Apr. 20, 2018
The Red Mailbox – Jonathan Davis
In 1971 I was a young, lone soldier who had immigrated to Israel from California. I lived in Jerusalem in a building where I did not know my neighbors at all since I was in the army most of the time. They were all much older, from the FSU and especially from Georgia, and they spoke little to no Hebrew.
When I came back from the 1973 Yom Kippur War after not being home for two months, I noticed that my mailbox was painted red. I turned to an elderly gentleman who usually sat at the entrance of the building. He seemed to be some kind of leader who took care of the building’s affairs, and he wore a beautifully knit skullcap. I asked what the residents had against me personally so as to single out my mailbox.
He said that my return alive and healthy may well have been because of them. They knew I was away fighting for the State of Israel and the Jewish people and so they painted my mailbox red so that the Angel of Death would skip over my threshold – just like in the Passover story when our ancestors painted their doorposts red so that the Angel of Death would skip over the Jews.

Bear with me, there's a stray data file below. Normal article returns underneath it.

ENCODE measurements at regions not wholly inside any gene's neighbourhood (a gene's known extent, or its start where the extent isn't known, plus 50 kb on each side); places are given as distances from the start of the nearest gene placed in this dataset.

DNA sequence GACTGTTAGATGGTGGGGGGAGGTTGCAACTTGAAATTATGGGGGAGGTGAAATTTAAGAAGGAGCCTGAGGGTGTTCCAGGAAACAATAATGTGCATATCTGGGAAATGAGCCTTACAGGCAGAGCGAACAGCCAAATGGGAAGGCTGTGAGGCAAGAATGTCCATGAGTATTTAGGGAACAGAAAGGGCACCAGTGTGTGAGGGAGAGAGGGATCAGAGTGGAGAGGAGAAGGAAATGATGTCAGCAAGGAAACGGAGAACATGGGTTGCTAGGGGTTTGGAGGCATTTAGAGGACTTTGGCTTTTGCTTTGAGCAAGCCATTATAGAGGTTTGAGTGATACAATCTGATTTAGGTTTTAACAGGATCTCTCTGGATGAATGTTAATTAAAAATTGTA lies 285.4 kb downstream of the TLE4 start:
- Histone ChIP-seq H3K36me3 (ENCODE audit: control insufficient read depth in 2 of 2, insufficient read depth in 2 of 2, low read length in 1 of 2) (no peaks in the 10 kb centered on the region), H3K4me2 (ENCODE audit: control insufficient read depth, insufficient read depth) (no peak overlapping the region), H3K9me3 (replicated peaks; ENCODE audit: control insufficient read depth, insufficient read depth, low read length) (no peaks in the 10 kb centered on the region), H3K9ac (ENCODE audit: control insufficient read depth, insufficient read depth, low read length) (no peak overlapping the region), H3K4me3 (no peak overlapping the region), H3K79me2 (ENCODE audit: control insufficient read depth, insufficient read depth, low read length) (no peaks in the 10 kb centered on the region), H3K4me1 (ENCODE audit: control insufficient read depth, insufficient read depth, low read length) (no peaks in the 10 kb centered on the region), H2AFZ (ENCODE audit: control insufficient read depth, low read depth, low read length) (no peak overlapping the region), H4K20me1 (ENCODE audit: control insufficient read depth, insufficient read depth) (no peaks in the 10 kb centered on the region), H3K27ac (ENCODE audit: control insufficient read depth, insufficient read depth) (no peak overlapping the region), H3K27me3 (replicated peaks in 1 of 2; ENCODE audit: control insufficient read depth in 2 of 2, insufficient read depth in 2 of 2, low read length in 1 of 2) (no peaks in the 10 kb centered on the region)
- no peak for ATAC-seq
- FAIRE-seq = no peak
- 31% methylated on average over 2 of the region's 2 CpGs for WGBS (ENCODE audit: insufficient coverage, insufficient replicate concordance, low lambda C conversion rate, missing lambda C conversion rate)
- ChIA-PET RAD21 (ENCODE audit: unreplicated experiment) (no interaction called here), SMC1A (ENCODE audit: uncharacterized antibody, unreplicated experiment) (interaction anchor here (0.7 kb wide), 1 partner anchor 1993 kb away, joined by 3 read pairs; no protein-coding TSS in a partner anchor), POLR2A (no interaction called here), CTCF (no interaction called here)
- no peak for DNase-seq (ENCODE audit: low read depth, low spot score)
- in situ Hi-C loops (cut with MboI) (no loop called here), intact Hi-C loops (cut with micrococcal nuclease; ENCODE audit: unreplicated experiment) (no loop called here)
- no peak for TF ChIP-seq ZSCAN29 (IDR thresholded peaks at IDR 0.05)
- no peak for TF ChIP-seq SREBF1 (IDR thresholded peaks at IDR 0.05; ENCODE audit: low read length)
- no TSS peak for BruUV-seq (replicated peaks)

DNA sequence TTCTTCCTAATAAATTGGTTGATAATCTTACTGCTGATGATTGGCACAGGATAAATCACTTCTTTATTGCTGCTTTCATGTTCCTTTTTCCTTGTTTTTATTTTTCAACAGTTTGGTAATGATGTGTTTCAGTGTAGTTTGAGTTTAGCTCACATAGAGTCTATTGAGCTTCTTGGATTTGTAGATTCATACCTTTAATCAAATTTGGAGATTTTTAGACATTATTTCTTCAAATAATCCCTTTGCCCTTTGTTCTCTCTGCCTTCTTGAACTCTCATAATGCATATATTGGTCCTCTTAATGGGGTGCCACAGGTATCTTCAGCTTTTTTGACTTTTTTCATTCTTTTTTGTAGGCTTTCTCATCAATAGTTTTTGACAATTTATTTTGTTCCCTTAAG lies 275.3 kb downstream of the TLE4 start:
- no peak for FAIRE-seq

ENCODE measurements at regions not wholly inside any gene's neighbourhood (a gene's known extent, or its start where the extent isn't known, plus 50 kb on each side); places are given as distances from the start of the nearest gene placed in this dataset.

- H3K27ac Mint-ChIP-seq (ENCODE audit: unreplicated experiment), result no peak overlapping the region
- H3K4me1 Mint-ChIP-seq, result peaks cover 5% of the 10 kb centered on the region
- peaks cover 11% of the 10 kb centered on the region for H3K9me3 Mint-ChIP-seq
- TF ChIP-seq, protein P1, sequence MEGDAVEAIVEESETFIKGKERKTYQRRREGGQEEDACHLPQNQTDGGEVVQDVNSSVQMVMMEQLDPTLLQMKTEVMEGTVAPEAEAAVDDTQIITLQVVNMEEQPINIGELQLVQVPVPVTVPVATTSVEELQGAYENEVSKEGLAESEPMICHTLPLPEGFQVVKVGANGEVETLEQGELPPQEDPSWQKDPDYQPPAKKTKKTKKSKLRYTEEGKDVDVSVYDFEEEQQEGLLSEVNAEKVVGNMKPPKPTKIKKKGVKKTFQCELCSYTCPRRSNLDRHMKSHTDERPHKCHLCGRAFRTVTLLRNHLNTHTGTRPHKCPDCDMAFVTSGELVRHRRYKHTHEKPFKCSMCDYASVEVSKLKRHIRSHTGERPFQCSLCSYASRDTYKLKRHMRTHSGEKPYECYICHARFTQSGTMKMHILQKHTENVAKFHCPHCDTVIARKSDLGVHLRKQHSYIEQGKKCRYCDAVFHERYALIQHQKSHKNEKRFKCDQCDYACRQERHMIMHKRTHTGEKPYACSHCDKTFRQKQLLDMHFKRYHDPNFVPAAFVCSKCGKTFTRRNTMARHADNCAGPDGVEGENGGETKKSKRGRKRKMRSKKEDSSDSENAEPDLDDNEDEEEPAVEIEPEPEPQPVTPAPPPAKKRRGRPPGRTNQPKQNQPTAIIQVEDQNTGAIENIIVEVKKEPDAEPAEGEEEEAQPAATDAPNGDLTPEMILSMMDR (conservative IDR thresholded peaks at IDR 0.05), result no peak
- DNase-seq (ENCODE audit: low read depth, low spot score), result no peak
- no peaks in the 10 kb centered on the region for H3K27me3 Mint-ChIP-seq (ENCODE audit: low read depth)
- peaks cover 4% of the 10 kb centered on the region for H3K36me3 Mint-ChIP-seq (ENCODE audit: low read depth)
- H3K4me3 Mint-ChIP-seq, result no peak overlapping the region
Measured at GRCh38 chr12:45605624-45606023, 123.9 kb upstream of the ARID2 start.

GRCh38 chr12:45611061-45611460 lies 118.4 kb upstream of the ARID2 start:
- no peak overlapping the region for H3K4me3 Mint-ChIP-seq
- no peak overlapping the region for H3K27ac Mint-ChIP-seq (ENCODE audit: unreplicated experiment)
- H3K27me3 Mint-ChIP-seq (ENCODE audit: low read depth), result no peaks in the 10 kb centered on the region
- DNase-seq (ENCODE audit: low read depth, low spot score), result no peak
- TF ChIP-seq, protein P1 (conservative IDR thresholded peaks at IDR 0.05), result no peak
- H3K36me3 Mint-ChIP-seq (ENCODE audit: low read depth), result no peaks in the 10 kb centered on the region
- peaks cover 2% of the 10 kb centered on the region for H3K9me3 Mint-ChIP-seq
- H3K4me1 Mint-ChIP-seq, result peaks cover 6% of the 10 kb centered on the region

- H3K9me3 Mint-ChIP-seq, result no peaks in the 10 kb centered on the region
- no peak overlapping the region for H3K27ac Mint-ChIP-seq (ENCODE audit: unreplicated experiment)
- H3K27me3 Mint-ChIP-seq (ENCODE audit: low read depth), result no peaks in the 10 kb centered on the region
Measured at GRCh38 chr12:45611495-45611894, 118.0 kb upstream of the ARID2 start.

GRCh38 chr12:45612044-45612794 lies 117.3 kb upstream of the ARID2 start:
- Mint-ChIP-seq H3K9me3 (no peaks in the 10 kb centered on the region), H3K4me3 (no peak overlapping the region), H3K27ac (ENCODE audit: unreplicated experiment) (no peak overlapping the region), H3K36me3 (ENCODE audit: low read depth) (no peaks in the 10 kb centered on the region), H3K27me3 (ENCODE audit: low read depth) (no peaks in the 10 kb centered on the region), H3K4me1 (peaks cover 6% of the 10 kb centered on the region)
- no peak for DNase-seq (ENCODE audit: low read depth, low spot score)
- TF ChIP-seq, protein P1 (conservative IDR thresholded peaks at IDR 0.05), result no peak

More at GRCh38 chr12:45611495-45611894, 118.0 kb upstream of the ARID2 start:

It was at that moment that I realized that the blood flowing in the veins of these new immigrants, whose mentality I could not understand, was the same Jewish blood that flowed through mine. The simple fact was that we were all Jews in our Jewish homeland. I understood their love of their fellow Jew, their love of the Land of Israel and their love of the IDF. This is my Israel.
The writer is vice president for External Relations at the Interdisciplinary Center (IDC), Herzliya. (Times of Israel)